Rihanna and the Fashion X Games – New York Times

A year ago Rihanna took her fashion line Fenty x Puma, only in its second season, to Paris — perhaps in search of some design legitimacy; perhaps because Puma is owned by Kering, which is based in the city; or perhaps because she’s Rihanna, and she can.

Whatever the reason, she had a surprisingly successful run (surprising because when her fellow musician-cum-designer Kanye West did the same, it did not go so well; France has a healthy skepticism of the celebrity style arriviste), and on Sunday night she rode that success back into New York. Literally, thanks to three freestyle motocross racers who somersaulted their way over giant mounds of sparkly pink sand to start her show. Which was … a celebration of extreme sports clothes! Vroom.

O.K., subtle she is not.


Slide Show

A Behind the Scenes Look at Rihanna’s Fenty x Puma Show

CreditDolly Faibyshev for The New York Times


Also scuba suits, bike shorts, track pants, moto leathers and body-baring maillots combined in a nylon, neon and navy blue mash-up of strut-your-stuff sports and attitude. Did her Paris sojourn make a difference in her clothes? Nah. Rihanna changes the city; the city does not change Rihanna. Among all the examples of that strange contemporary phenomenon known as the celebrity designer — and their numbers are growing — she is something of a law unto herself.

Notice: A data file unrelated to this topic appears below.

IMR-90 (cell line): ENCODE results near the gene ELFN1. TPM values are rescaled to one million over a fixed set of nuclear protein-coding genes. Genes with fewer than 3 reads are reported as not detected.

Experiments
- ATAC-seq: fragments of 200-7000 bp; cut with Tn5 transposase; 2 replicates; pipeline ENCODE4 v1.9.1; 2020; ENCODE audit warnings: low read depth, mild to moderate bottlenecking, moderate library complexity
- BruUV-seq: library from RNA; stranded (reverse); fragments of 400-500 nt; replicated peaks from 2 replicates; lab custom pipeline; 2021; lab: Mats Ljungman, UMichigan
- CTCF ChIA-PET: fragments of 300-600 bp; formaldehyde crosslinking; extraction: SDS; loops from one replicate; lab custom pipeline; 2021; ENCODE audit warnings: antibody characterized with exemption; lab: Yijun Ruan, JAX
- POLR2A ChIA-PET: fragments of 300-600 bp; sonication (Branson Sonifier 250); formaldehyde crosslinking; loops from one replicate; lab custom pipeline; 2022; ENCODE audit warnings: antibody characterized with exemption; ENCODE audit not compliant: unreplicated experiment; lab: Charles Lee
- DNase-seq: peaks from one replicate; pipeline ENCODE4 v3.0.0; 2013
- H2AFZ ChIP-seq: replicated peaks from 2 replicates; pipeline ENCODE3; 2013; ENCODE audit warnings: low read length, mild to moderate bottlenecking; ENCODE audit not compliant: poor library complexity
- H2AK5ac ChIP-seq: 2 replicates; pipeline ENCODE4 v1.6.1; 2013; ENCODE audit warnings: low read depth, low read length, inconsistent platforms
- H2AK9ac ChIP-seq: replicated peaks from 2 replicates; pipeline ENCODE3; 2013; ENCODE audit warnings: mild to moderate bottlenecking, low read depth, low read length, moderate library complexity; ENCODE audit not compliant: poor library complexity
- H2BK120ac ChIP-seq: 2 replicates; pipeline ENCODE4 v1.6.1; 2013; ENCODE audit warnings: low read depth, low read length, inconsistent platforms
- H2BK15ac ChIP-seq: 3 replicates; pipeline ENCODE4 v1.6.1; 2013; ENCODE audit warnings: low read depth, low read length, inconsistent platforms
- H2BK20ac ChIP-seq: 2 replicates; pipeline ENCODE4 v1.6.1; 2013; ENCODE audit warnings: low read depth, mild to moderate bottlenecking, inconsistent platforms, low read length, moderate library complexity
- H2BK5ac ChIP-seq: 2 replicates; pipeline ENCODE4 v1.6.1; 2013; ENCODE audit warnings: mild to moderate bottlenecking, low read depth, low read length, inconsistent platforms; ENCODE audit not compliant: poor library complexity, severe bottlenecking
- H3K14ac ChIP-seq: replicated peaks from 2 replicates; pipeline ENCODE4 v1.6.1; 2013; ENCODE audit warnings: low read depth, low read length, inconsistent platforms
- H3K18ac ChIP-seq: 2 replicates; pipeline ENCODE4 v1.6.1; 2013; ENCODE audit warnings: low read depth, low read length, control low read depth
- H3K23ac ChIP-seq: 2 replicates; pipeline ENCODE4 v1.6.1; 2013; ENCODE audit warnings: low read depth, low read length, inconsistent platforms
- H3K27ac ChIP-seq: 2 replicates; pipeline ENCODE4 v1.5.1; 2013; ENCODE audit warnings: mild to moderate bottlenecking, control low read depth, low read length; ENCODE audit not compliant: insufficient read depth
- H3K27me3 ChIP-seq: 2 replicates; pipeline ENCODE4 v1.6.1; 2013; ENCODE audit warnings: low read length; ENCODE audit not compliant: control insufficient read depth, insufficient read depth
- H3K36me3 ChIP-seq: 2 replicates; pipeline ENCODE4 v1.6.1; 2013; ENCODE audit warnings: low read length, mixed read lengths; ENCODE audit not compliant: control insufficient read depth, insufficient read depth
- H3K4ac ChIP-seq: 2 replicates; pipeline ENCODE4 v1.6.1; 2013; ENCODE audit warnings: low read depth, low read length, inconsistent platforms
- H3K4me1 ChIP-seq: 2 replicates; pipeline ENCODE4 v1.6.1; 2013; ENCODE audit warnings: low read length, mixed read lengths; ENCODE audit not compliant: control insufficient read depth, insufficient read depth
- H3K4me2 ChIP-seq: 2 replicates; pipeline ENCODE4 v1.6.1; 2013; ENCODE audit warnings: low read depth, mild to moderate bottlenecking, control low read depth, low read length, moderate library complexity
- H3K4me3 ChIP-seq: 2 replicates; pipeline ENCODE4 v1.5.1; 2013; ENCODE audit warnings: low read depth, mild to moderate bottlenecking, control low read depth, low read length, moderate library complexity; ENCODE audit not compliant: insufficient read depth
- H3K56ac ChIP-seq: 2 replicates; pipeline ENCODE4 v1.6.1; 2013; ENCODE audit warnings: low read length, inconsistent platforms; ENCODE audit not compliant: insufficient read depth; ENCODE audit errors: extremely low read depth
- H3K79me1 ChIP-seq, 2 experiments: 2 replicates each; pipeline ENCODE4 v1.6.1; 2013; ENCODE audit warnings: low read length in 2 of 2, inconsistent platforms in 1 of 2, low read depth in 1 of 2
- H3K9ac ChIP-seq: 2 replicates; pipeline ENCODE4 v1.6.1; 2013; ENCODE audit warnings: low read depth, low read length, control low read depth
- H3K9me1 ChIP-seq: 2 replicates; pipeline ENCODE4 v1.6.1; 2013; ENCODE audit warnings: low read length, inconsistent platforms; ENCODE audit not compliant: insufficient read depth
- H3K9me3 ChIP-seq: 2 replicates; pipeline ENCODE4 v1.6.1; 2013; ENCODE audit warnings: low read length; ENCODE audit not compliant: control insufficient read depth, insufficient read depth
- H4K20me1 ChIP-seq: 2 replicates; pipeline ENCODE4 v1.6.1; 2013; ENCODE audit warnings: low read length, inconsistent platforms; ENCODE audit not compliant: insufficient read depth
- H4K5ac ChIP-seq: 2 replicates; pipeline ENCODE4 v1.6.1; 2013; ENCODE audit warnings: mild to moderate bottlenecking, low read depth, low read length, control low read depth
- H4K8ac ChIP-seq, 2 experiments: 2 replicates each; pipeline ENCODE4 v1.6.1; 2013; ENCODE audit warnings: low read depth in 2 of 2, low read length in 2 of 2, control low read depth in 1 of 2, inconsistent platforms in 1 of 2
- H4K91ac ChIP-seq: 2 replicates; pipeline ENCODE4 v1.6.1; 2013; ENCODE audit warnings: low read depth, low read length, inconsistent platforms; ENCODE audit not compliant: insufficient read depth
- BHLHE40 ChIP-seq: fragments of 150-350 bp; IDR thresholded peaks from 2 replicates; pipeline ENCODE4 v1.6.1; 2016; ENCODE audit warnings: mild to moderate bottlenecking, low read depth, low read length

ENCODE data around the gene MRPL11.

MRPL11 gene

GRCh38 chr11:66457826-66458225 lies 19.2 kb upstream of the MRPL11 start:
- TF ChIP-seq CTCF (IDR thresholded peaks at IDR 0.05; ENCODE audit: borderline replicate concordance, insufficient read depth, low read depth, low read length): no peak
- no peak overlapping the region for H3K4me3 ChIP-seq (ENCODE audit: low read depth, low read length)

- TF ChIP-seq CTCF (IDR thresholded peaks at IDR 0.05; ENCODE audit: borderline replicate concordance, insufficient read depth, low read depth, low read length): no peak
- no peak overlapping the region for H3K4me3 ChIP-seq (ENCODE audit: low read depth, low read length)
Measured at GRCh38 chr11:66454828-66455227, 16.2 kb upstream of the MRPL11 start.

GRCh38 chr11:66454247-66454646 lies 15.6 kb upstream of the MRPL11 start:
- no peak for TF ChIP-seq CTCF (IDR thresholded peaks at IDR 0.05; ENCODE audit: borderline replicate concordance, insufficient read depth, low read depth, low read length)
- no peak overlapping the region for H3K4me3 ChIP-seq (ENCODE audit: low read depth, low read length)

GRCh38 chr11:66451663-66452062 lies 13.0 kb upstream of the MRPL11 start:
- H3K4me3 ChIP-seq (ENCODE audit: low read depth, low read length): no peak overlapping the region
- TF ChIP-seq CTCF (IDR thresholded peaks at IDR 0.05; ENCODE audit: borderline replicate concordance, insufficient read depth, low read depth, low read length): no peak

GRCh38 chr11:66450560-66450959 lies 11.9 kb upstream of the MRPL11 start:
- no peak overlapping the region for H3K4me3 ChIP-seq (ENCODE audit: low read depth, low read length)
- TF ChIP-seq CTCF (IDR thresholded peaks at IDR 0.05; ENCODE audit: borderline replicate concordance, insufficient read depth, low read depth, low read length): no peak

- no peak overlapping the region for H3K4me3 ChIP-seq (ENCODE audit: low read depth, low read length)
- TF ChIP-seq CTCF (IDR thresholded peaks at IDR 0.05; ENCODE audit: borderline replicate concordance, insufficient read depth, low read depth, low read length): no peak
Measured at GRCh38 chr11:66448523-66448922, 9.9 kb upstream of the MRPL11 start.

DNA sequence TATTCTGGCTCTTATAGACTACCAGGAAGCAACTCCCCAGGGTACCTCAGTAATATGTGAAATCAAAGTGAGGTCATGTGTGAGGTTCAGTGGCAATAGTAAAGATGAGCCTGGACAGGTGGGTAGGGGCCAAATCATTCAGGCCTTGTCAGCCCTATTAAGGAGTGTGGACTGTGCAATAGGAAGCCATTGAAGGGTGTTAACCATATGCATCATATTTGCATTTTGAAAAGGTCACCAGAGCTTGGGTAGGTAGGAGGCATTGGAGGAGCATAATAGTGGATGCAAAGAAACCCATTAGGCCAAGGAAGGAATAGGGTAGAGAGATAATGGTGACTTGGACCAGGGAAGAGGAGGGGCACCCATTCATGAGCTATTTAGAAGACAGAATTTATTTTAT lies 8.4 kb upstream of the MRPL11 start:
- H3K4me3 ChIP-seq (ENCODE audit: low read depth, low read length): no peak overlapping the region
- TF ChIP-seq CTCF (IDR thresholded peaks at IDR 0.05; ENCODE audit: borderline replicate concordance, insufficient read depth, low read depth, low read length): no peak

Unlike Kanye, she did not equate herself with the geniuses of silhouette, and drown her clothing in bombast. Unlike Victoria Beckham and unlike Mary-Kate and Ashley Olsen of The Row, she did not humble herself before the experts and work diligently to gain their respect, giving up her other career to toil away in the atelier. Indeed, she seems to be acquiring more careers practically every month (as of last week: beauty mogul). And yet she doesn’t seem to be dialing it in. She’s having fun. She certainly looked like it, anyway, riding around the runway on the back of a dirt bike and blowing kisses for her bow.

It’s an underrated dimension in fashion of late, though not entirely absent.

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